The business world is full of challenges. As a leader, one of the many skills you need to exercise is the ability to prioritize and pick your battles. Being able to take on the ones where you will realize the largest return and leave others behind is a talent. To help with this filtering process, consider focusing on those issues where you have direct control. Clearly there will be situations that you can influence but those that you truly control will be fewer. Know the limitations of your sphere of influence and the boundaries of your sphere of control.

Two: Understand vs. Like

Leading people is hard. People are complex entities that can at times act and behave in a totally irrational manner. When having to deliver difficult messages concentrate on the recipient’s understanding of the situation rather than them having to like what you are conveying to them. Sometimes the nature of the situation makes it an unreasonable expectation that the person on the receiving end will like the outcome. Your goal is to have them understand. It is up to them whether they like it or not.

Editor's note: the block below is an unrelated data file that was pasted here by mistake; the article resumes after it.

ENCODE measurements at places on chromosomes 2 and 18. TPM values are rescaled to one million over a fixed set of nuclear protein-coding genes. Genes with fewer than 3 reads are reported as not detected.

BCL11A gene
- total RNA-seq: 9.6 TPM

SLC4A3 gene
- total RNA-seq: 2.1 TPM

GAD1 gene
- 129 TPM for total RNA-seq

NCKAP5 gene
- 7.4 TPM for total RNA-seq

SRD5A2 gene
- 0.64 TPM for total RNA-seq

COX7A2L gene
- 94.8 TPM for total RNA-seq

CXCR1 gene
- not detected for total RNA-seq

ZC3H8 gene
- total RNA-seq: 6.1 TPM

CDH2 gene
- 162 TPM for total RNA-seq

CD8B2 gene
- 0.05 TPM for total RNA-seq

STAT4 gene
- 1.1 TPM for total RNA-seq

Three: Life’s All About Choices

You are a leader. You’ve chosen a leadership position for a reason. Having made that choice you’ve been bestowed the privilege and responsibility of effecting people’s lives. You need to honour the position and act accordingly. You need to make choices. Not taking action in a responsible way is unacceptable. You will be measured by your choices. Over time the series of choices you make forms your reputation as a leader. Choose wisely.

Four: Keeping it In Perspective

Some of us work to live while others live to work. For me, I’m of the mind that work is extremely important. That being said, it is a distant third to my health and my family. Without them, there is nothing else. Everyone picks their life priorities and to each their own. But for all of us, to help keep perspective in those crazy and difficult times regardless of where your work is positioned on your life priorities list, know that as significant as work is there are things in life that are even more important.

Whether you are a newly anointed Manager or a seasoned veteran, these four guiding principals will help you not only lead better but be a better leader.